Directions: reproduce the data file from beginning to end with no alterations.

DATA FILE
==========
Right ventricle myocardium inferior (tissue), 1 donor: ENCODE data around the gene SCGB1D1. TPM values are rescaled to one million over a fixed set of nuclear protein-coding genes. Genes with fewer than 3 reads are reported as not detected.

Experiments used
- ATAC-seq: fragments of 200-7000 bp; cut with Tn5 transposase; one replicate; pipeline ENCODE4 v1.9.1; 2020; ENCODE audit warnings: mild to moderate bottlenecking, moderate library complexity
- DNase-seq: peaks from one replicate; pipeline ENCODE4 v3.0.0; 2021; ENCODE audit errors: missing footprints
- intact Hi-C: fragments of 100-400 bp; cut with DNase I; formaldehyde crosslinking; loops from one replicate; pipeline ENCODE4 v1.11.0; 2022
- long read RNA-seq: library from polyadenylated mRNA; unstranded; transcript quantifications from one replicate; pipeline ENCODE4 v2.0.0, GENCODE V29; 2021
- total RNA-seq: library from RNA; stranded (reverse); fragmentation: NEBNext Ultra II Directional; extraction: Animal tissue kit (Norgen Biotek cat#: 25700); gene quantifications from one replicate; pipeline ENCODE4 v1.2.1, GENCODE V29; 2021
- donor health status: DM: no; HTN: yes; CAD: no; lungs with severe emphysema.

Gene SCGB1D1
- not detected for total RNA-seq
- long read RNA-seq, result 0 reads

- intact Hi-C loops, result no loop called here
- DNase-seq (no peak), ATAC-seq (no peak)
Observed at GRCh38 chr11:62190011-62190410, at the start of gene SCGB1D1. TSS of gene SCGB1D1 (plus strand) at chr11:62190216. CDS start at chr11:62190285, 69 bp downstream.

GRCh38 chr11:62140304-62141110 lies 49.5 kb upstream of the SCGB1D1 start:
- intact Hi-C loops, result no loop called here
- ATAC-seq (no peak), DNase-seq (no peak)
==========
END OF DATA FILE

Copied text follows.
Right ventricle myocardium inferior (tissue), 1 donor: ENCODE data around the gene SCGB1D1. TPM values are rescaled to one million over a fixed set of nuclear protein-coding genes. Genes with fewer than 3 reads are reported as not detected.

Experiments used
- ATAC-seq: fragments of 200-7000 bp; cut with Tn5 transposase; one replicate; pipeline ENCODE4 v1.9.1; 2020; ENCODE audit warnings: mild to moderate bottlenecking, moderate library complexity
- DNase-seq: peaks from one replicate; pipeline ENCODE4 v3.0.0; 2021; ENCODE audit errors: missing footprints
- intact Hi-C: fragments of 100-400 bp; cut with DNase I; formaldehyde crosslinking; loops from one replicate; pipeline ENCODE4 v1.11.0; 2022
- long read RNA-seq: library from polyadenylated mRNA; unstranded; transcript quantifications from one replicate; pipeline ENCODE4 v2.0.0, GENCODE V29; 2021
- total RNA-seq: library from RNA; stranded (reverse); fragmentation: NEBNext Ultra II Directional; extraction: Animal tissue kit (Norgen Biotek cat#: 25700); gene quantifications from one replicate; pipeline ENCODE4 v1.2.1, GENCODE V29; 2021
- donor health status: DM: no; HTN: yes; CAD: no; lungs with severe emphysema.

Gene SCGB1D1
- not detected for total RNA-seq
- long read RNA-seq, result 0 reads

- intact Hi-C loops, result no loop called here
- DNase-seq (no peak), ATAC-seq (no peak)
Observed at GRCh38 chr11:62190011-62190410, at the start of gene SCGB1D1. TSS of gene SCGB1D1 (plus strand) at chr11:62190216. CDS start at chr11:62190285, 69 bp downstream.

GRCh38 chr11:62140304-62141110 lies 49.5 kb upstream of the SCGB1D1 start:
- intact Hi-C loops, result no loop called here
- ATAC-seq (no peak), DNase-seq (no peak)